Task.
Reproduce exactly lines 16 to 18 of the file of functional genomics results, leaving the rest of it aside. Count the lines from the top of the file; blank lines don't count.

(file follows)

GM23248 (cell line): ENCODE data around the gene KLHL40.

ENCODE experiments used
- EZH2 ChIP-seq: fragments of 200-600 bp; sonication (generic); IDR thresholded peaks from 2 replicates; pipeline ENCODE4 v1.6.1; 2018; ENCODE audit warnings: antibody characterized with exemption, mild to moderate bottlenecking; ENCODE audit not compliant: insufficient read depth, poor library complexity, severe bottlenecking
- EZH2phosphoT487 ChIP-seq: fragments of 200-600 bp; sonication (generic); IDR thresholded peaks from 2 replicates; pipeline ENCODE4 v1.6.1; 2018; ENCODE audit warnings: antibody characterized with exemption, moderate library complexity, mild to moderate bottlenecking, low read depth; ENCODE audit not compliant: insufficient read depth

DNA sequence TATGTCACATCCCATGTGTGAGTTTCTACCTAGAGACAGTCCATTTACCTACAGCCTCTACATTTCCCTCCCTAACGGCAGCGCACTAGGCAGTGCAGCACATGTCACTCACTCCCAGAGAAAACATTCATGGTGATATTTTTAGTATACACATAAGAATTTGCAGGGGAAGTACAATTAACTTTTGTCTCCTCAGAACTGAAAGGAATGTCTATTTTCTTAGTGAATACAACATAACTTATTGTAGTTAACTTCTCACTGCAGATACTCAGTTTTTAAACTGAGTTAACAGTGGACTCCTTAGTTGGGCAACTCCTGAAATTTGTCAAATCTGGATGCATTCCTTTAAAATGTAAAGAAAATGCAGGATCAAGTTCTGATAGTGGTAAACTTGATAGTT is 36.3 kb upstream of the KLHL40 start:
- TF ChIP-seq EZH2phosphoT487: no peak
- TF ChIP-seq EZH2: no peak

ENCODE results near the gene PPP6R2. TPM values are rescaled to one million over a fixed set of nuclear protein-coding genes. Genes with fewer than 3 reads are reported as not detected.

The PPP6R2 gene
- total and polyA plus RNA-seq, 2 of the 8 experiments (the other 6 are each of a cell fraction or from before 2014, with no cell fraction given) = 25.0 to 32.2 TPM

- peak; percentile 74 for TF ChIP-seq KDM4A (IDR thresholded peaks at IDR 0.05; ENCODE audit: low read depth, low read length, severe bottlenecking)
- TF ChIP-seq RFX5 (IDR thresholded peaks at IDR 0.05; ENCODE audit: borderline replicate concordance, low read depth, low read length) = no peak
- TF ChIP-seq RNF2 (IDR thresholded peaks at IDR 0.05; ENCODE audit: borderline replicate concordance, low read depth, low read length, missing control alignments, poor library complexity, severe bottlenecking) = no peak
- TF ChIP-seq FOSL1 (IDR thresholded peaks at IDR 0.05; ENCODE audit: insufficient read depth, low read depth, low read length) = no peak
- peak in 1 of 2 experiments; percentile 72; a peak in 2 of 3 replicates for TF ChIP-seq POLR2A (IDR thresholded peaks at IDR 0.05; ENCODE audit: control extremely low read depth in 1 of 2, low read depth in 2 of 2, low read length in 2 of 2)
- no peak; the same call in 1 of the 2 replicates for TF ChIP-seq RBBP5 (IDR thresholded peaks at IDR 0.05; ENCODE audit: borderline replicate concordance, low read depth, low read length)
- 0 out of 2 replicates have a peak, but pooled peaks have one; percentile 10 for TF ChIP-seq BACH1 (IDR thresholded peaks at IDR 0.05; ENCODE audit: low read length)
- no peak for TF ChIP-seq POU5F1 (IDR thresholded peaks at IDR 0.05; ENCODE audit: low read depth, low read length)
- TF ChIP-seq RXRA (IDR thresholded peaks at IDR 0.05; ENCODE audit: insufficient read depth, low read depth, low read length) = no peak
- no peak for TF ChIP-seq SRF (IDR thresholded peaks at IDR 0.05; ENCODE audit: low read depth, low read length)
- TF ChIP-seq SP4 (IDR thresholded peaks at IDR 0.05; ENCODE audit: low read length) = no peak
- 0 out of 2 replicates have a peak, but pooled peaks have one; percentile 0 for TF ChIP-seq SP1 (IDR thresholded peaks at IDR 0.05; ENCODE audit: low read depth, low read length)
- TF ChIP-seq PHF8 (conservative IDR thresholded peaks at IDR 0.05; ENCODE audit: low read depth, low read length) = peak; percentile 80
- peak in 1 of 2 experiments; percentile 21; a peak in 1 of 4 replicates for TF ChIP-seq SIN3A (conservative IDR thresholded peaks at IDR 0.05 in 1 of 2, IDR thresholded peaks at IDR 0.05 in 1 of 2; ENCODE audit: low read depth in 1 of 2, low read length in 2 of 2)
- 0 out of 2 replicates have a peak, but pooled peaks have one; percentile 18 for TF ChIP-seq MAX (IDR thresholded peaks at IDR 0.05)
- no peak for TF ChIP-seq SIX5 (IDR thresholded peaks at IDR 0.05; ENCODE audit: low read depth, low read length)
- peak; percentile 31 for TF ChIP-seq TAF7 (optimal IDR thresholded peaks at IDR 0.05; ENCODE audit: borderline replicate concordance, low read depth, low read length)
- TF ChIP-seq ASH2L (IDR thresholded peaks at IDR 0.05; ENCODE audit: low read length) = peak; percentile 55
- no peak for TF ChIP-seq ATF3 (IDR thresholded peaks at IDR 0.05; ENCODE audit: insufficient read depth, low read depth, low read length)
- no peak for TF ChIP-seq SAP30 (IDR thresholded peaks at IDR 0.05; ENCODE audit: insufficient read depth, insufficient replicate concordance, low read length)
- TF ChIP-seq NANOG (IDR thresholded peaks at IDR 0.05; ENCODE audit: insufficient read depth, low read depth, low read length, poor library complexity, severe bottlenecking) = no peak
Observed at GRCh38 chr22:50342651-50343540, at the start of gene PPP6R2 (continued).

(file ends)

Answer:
- no peak; the same call in 1 of the 2 replicates for TF ChIP-seq RBBP5 (IDR thresholded peaks at IDR 0.05; ENCODE audit: borderline replicate concordance, low read depth, low read length)
- 0 out of 2 replicates have a peak, but pooled peaks have one; percentile 10 for TF ChIP-seq BACH1 (IDR thresholded peaks at IDR 0.05; ENCODE audit: low read length)
- no peak for TF ChIP-seq POU5F1 (IDR thresholded peaks at IDR 0.05; ENCODE audit: low read depth, low read length)